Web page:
From Sharne Wolff…
Reminders of death’s inevitability and the fleeting nature of human life were prevalent in the vanitas paintings of the Renaissance. Featuring skulls, decaying fruit, dying flowers and other time-based symbols, the seductive nature of these beautifully painted still-life freeze frames leant greater power to their underlying moral guidance. Similarly, Nathan Taylor’s latest series of brightly coloured hyperreal paintings employ charm as their initial weapon. The viewer, so quick to fall for the decoy, has no chance but to fall into Taylors trap. It’s one that zooms the subject of his work – junk food and it’s awful aftermath – into sharp and unavoidable focus. Although death’s veiled certainty is still present in Taylor’s message, this time its early onset is avoidable but apparently ignored. While some have named junk food as the tobacco of the 21st century, it seems that no one is listening hard enough.
In Best Before Taylor’s finely rendered acrylic paintings on board poignantly reflect our culture of consumption and the commodification of food. Littered with half-eaten chips and hamburgers, Smartie-cloaked donuts, overturned Coke cans and empty coffee cups –Taylor’s work simultaneously holds a mirror to our exhaustive desire for excess and the bitter dregs of its waste. A sly reference to the infiltration of American culture isn’t lost on the viewer, and the lack of any human presence adds to Taylor’s effectiveness – have we willingly let another nameless child succumb to their early destruction?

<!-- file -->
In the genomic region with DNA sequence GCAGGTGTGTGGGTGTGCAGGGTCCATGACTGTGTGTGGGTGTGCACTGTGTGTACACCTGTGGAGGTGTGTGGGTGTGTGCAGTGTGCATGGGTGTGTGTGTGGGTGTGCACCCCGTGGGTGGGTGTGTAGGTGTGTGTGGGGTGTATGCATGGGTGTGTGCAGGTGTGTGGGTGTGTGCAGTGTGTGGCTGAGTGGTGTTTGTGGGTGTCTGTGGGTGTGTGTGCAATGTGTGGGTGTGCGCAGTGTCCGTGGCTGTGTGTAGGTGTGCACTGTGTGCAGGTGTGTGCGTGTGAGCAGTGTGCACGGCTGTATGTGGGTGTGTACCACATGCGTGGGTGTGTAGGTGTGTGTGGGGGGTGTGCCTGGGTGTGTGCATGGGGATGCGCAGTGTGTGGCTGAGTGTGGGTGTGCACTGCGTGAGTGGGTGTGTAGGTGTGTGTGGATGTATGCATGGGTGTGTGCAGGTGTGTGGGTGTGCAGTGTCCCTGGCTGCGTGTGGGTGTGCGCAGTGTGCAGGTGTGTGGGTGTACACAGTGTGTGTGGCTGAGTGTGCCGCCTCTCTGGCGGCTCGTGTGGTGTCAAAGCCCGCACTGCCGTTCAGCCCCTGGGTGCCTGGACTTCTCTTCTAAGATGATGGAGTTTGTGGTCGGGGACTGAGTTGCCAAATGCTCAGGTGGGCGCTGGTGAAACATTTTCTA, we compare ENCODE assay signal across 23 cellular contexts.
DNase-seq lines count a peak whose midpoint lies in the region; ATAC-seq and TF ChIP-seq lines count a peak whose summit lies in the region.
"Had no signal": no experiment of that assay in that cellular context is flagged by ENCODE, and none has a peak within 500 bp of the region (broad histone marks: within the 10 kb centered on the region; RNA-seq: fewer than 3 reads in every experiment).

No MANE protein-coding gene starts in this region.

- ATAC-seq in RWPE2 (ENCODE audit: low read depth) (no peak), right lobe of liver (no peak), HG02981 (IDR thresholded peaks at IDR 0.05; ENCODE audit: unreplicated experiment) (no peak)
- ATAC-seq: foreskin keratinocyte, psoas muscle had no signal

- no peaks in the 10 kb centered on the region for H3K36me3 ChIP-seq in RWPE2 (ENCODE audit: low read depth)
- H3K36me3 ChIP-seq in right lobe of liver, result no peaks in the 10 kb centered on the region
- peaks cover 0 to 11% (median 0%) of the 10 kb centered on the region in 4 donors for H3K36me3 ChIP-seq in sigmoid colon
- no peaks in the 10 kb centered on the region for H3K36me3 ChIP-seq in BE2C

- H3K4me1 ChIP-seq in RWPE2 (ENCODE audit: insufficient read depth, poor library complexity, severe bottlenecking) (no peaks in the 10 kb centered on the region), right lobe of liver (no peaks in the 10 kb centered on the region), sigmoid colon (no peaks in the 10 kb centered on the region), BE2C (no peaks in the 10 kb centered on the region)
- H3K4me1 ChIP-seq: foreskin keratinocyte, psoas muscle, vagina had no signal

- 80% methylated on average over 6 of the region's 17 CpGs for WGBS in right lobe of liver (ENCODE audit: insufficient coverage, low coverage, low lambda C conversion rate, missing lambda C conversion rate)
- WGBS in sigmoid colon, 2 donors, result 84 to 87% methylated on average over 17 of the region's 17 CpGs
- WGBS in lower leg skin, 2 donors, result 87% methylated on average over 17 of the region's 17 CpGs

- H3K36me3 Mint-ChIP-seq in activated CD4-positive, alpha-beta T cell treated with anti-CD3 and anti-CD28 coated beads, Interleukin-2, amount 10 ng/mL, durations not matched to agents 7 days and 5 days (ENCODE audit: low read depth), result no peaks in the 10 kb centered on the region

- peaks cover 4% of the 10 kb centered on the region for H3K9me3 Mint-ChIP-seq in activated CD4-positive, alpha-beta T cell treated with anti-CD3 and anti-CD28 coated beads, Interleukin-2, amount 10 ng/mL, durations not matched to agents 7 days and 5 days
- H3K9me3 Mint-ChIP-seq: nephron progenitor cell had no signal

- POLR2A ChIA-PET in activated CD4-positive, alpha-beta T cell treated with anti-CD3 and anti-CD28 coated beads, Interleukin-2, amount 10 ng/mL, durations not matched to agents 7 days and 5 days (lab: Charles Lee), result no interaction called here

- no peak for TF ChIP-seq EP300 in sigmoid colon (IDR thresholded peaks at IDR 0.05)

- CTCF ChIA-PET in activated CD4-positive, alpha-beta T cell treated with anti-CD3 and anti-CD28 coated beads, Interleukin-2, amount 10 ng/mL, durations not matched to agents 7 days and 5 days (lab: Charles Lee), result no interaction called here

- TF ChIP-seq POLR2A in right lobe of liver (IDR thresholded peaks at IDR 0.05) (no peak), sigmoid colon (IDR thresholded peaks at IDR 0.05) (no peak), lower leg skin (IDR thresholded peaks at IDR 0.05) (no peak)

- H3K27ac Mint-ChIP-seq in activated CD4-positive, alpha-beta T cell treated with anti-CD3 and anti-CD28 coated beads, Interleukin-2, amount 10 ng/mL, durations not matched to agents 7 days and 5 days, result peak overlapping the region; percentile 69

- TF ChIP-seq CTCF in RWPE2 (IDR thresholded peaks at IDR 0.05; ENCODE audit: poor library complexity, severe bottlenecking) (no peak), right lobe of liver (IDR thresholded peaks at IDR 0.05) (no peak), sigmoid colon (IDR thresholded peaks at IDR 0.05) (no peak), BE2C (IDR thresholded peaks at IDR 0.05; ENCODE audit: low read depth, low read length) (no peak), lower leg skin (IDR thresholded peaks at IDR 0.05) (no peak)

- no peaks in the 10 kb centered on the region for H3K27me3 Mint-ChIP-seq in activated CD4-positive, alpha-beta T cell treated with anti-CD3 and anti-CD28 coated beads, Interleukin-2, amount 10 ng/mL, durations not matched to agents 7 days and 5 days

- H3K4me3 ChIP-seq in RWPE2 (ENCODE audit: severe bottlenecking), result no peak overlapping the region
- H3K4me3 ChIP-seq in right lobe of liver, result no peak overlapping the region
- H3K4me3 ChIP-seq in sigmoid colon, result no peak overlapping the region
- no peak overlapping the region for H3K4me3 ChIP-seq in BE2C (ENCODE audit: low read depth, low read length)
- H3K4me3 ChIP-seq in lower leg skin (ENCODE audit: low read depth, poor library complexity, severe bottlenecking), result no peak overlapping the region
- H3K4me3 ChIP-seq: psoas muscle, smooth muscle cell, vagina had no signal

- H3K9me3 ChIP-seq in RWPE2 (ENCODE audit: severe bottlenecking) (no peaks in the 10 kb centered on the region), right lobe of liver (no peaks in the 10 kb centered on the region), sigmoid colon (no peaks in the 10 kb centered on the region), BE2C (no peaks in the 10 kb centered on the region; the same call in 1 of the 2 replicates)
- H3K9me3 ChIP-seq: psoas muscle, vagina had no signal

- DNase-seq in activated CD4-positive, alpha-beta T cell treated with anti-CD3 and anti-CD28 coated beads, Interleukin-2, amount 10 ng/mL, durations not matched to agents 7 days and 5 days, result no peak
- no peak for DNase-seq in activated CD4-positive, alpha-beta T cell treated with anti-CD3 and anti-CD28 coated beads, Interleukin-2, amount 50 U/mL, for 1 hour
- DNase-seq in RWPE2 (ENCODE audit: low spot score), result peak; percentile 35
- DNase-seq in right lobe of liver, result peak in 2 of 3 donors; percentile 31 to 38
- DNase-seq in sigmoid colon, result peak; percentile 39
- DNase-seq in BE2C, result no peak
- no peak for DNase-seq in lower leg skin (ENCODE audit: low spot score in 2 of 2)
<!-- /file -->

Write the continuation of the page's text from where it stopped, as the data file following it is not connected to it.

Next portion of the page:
Until December 13
Michael Reid Gallery, Elizabeth Bay
Pic: Nathan Taylor, Self Indulgence I, 2014. Acrylic on board, 50 x 100 cm. Courtesy the artist and Michael Reid Gallery.